Something very similar, and maybe even more profound, happened when I met and became friends with Todd Demong, my collaborator on 100 Girls. The back and forth I have now with Todd has led to us being compared with an old married couple more than once. It's a comparison I find I'm unable to refute.

Okay. Now is the time when I switch gears.

So, I talked a little bit about hard work, which you'll recall is one of the ways I generate ideas. I said that the other way I get ideas is through flashes of inspiration. These are those instances when an idea just pops into my head, seemingly from no where, maybe from some higher power. I can never predict when these flashes of inspiration will come. I can be working on a grocery list, driving across the country and staring at the horizon off in the distance, taking a shower. I seem to get a fair number of ideas in the shower, actually, as I stand there, washing, and singing off-key. I certainly can't force a flash of inspiration, I just have to capture it when it comes.

So if that's true, what's the use of talking about this? If inspiration is so capricious that you can't predict when it will happen, why even mention it? Because, while you can't predict when inspiration will hit, you can cultivate it. How? Easy—read everything, watch everything and listen to everything you can. And for the sake of brevity, I'm going to say "read" a lot, by which I mean "consume media." Consuming media is how you feed your creative machine. And when I say everything, I mean everything. I try to be as widely read as possible. I don't limit myself to just sci-fi. I read biography, history, literary fiction, mystery. And I make sure that I read outside of my area of concentration as much as you can; that being comics. You never know when something you read will morph into an idea you can exploit. I have to admit that I read very few comics these days. I follow a few writers I like, I check out comics that get a lot of buzz, I read comics that are given to me by zealous friends, but for the most part, I'm off reading prose of one variety or another. And don't even get me started on comic-book movies.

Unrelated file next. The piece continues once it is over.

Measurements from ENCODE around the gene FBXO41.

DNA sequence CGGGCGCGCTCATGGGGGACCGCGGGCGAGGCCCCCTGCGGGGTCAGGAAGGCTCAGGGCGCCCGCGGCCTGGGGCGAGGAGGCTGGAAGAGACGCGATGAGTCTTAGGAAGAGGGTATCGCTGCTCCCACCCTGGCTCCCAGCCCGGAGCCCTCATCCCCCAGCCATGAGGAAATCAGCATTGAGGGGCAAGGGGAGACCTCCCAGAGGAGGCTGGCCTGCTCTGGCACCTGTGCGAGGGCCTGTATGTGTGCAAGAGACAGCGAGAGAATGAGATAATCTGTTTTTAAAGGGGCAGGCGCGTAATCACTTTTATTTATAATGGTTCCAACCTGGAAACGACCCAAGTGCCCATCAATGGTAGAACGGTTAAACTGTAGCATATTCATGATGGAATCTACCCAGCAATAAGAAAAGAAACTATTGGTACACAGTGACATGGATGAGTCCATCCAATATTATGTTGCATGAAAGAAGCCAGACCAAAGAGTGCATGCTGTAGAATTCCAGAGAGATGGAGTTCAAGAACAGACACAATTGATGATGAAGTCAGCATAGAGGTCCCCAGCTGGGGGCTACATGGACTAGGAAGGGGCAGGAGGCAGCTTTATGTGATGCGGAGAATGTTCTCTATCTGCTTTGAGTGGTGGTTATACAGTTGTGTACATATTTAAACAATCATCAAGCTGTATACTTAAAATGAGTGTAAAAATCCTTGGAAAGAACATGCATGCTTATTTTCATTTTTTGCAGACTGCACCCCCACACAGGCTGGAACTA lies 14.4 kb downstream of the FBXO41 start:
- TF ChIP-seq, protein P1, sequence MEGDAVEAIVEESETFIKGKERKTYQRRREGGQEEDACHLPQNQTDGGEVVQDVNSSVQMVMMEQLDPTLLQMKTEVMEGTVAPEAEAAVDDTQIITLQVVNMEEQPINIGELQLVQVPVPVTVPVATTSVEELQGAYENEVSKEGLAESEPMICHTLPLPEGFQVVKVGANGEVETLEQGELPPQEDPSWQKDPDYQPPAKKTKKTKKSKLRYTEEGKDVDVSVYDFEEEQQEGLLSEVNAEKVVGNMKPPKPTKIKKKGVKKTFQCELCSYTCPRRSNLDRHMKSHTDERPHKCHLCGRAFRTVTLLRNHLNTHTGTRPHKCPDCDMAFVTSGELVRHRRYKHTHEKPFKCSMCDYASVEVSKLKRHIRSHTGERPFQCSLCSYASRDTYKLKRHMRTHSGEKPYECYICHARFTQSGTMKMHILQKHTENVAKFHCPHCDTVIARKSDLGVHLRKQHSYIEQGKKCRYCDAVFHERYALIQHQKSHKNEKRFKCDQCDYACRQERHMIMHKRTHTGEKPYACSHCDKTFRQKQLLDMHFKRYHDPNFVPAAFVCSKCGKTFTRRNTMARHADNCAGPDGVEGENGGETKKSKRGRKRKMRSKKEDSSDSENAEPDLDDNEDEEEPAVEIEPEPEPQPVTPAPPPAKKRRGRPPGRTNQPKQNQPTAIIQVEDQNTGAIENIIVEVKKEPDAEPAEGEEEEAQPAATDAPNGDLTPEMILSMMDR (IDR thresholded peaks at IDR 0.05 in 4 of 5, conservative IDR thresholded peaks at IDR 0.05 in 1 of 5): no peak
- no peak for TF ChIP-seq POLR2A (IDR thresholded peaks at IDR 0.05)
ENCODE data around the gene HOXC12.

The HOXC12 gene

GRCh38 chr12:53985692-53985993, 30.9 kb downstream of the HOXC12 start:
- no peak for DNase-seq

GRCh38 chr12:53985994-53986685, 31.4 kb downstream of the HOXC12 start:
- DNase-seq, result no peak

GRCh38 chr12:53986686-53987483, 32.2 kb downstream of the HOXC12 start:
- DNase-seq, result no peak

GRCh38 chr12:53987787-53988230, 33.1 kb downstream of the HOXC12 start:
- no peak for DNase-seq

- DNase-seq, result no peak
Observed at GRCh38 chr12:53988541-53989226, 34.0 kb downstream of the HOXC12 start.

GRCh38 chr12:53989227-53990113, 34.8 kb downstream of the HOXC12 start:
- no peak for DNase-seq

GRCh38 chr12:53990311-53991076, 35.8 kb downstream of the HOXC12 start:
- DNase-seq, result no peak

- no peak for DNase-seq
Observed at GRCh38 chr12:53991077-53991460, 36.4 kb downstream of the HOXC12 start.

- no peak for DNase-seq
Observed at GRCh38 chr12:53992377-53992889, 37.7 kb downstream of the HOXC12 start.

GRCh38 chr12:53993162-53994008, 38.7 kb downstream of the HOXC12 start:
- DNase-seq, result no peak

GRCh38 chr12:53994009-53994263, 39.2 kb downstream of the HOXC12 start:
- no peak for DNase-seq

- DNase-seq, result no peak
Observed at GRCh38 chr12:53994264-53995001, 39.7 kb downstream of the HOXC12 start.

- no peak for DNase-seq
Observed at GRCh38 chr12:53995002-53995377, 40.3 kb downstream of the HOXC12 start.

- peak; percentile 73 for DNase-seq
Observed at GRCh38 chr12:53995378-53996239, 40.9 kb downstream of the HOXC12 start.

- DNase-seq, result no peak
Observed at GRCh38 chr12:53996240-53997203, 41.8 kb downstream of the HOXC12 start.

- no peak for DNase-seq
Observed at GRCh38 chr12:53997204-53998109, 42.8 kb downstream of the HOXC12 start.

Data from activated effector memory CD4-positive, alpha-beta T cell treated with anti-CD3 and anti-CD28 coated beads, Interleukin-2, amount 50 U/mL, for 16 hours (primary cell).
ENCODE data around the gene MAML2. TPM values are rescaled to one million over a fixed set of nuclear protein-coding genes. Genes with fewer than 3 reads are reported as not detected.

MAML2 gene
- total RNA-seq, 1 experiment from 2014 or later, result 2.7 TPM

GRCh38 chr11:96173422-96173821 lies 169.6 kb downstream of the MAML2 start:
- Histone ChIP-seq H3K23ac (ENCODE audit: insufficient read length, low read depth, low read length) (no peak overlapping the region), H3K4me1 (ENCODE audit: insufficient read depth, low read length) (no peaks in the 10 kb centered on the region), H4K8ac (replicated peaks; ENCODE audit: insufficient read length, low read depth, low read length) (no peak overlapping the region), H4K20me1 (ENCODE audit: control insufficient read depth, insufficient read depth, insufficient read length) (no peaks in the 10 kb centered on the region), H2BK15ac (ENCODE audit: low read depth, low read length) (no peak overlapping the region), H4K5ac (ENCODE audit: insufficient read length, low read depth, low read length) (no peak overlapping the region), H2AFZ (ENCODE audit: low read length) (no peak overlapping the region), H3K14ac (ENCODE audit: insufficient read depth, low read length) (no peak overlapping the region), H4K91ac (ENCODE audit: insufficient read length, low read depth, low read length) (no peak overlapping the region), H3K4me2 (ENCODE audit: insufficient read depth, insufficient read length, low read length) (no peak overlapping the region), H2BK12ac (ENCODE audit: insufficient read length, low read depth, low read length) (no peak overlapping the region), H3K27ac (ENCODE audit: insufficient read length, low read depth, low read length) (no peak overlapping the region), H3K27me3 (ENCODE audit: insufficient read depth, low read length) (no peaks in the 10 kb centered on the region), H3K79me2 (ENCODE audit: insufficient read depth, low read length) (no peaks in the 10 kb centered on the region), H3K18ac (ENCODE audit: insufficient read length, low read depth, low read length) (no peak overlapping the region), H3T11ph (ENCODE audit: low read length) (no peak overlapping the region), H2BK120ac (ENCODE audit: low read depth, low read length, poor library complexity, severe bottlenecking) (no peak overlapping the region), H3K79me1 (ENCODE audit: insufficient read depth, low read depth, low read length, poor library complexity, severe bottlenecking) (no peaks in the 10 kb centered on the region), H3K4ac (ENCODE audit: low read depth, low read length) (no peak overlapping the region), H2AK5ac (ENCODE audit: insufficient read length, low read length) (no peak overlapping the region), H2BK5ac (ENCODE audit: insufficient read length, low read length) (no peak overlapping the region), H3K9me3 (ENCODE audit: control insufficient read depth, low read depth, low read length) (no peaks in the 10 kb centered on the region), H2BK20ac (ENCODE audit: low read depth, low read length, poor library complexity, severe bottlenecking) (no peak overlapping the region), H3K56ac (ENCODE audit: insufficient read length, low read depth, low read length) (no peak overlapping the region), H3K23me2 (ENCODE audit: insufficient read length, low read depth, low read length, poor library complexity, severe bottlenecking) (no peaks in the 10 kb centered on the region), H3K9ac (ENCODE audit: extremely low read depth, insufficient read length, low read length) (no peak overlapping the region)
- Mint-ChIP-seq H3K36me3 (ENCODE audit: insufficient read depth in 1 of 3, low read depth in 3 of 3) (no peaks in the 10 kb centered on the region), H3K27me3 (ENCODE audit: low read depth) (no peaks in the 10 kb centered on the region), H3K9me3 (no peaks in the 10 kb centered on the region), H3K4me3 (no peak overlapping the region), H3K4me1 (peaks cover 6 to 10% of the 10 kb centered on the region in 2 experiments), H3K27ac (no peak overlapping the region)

I've been asked a few times by aspiring comics writers what one book I would recommend they read as a text. I always have the same answer: read E. M. Forster's Aspects of the Novel. The look I get is also always the same. They are dumbfounded. Don't I think they should read McCloud's Understanding Comics? Eisner's Sequential Art? Claremont's and Byrne's Dark Phoenix Saga? My reasoning is that if you're into comics, you're going to read those books whether I tell you to or not. Reading Forster, though, is something they wouldn't normally read and something they should. In fact, every storyteller, no matter their medium, should read it for it's insights into how to tell a story. But I digress.

As creators of fiction, we have no primary documents. By that I mean, if I was a scientist and wondered why, for example, the planet Venus sometimes appears to travel backward as it moves across the sky, well I could do a little research. I could watch any number of documentaries, read astronomy texts. I could even go back to the tables of planetary motion kept by Tycho Brahe to discover the mystery behind this seemingly impossible feat. But as a fiction writer, presented with a problem, there are no documents to which I can go for answers. Instead, every document becomes a possible source of inspiration, and so you must read everything you can. Once you read something, it goes into the hopper inside your head and it swirls around with everything else you've read and it ferments. And if you're very lucky, then one day it'll spill out when you really need it and it'll be something you can use. And, more than likely, hopefully, when it comes out of the hopper, it'll be unrecognizable from when it went in.

This is why I mentioned my own history of comics readership earlier. By the time I came to comics, my storytelling sensibilities were already set by other media. I am able to apply lessons learned from writers of novels, films, plays, and others, to my writing for comics. I think we've all had the experience of watching a film and thinking that the people who made the film have never done anything but watch and study other movies. Because of a lack of experience on the filmmaker's part, their film comes across as a pastiche at best, and, at worst, an out and out rip off of some other film. Please believe me when I tell you that I have experienced this phenomenon more than once as I've read comics.